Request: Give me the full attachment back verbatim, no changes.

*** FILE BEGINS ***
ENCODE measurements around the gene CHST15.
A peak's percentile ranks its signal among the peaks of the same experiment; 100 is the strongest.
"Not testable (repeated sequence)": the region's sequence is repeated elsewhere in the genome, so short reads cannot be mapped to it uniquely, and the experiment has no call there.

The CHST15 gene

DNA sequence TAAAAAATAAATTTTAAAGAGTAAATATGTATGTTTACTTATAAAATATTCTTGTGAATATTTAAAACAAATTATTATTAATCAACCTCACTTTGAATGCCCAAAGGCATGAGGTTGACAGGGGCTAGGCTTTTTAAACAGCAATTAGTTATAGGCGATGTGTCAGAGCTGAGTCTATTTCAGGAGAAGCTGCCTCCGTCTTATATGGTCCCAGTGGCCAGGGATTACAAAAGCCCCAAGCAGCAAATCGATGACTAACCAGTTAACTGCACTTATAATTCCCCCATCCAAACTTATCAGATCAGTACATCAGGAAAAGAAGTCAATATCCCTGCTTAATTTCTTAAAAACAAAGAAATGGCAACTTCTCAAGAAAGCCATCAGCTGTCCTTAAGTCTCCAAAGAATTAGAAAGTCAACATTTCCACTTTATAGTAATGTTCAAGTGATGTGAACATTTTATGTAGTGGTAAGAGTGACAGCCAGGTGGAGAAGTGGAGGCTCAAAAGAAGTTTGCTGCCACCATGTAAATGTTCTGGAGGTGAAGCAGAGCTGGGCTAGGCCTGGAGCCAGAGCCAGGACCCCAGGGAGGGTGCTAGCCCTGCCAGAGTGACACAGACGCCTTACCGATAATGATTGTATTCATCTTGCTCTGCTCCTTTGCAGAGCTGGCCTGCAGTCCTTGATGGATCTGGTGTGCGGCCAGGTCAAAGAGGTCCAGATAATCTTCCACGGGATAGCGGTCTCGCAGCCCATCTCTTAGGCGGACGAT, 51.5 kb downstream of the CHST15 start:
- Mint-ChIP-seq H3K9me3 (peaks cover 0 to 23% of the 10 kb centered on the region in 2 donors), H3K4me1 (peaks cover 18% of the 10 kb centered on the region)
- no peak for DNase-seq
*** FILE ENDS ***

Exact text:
ENCODE measurements around the gene CHST15.
A peak's percentile ranks its signal among the peaks of the same experiment; 100 is the strongest.
"Not testable (repeated sequence)": the region's sequence is repeated elsewhere in the genome, so short reads cannot be mapped to it uniquely, and the experiment has no call there.

The CHST15 gene

DNA sequence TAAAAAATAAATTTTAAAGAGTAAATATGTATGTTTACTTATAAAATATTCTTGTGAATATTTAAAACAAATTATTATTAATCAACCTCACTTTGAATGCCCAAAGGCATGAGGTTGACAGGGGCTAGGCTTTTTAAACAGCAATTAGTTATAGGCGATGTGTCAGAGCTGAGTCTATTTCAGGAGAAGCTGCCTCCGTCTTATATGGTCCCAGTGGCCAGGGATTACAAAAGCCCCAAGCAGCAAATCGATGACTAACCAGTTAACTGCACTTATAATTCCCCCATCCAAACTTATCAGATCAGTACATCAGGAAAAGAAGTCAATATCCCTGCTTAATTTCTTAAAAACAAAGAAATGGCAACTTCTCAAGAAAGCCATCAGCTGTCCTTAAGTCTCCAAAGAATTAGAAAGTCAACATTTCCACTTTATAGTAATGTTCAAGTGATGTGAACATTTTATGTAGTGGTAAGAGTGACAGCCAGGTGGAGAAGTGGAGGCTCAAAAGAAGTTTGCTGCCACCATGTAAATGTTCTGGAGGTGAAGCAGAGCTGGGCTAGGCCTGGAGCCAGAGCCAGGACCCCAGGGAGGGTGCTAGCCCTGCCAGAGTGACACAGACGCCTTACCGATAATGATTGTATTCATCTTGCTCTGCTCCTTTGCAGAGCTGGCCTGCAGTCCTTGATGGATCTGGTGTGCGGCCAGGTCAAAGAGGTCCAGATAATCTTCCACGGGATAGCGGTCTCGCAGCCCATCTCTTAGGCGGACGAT, 51.5 kb downstream of the CHST15 start:
- Mint-ChIP-seq H3K9me3 (peaks cover 0 to 23% of the 10 kb centered on the region in 2 donors), H3K4me1 (peaks cover 18% of the 10 kb centered on the region)
- no peak for DNase-seq